US Agency for International Development (USAID) has unveiled USD 300 Mn agribusiness investment in a bid to boost Nigerian MSMEs.
USAID launched ‘Feed the Future’ initiative in Nigeria under a new contract with Cultivating New Frontiers in Agriculture (CNFA), an international agricultural development organisation. The program aims at building an enabling environment to boost private sector investment in Agribusiness value chains.
The Agribusiness Investment program will work together with Nigeria’s agribusiness sector to integrate and upgrade thousands of micro, small and medium enterprises (MSMEs) as well as producer organizations high-performing commercial actors in the rice, maize, soy, cowpea, and aquaculture value chains.
The project also aims to help Nigeria develop and strengthen a more business-enabling environment hence increased investment. They intend to achieve this through promoting private-sector investment in agriculture. Through CNFA, USAID will work to improve the ease of doing business in the agricultural sector, broaden access to finance by mitigating the credit risks of agribusinesses, and promote investment opportunities for agribusinesses to expand and scale up operations.
“This activity will pursue a unique, robust business-centred strategy to implement this Feed the Future initiative in Nigeria,” said Chief of Party Adam Saffer. “Under this approach, the activity will partner with domestic and multinational companies in order to more effectively bridge the gap between government and the private sector – and to distribute the economic benefits of the project more broadly across Nigeria’s agribusiness sector.”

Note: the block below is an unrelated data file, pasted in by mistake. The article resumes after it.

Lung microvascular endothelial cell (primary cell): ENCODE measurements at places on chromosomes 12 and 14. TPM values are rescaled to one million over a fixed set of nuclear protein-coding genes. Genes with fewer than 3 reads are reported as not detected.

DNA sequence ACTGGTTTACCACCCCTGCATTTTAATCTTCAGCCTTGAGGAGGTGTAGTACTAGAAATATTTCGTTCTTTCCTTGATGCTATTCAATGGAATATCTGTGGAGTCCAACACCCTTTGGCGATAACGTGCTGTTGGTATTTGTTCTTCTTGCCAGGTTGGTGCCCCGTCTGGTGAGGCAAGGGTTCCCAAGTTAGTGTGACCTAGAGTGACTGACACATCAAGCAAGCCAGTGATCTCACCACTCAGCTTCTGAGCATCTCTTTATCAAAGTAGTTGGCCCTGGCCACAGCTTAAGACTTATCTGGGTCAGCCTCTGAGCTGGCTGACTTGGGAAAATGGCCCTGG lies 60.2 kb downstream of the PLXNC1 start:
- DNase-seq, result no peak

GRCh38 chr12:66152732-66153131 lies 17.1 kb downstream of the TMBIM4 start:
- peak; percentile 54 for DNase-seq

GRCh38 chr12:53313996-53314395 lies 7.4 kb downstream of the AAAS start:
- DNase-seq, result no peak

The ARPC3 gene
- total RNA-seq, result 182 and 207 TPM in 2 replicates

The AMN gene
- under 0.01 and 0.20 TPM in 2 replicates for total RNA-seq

The activity will help Nigerian entrepreneurs increase the competitiveness and returns of both large and small agricultural enterprises through advocacy for streamlined regulations, more effective policies, improved production and processing practices, and significantly increased finance and investment flows.
Through the five-year period it will operate, the Agribusiness Investment Activity aims to facilitate USD 200 Mn in new lending and USD 100 Mn in new investment in the following seven designated Nigerian states: Kaduna, Niger, Kebbi, Benue, Delta, Ebonyi, and Cross River.
Agriculture is the most important sector in the Nigerian economy. It employs 60 percent of Nigerians, including many rural women, and contributes up to 35 percent of the country’s GDP. The sector has huge potential. The country has a substantial base to build upon: its natural assets including land (39.6 million hectares of arable land, of which 60 percent is under cultivation).
Smallholder farmers in Nigeria just like many parts of Africa face a major challenge of lack of access to credit facilities. According to a report released earlier, over 90 per cent of smallholder farmers in Nigeria did not access loan facilities from conventional banks. This is in defiance of the fact that agricultural credit is imperative in small-scale farming: it enables farmers secure viable seeds, equipment and fertile land needed to run a successful farm which in turns yields an increase in agricultural production and poverty reduction.
The USAID initiative is however expected to boost MSMEs and broaden Nigeria’s agribusiness sector hence better productivity and improved living standards.
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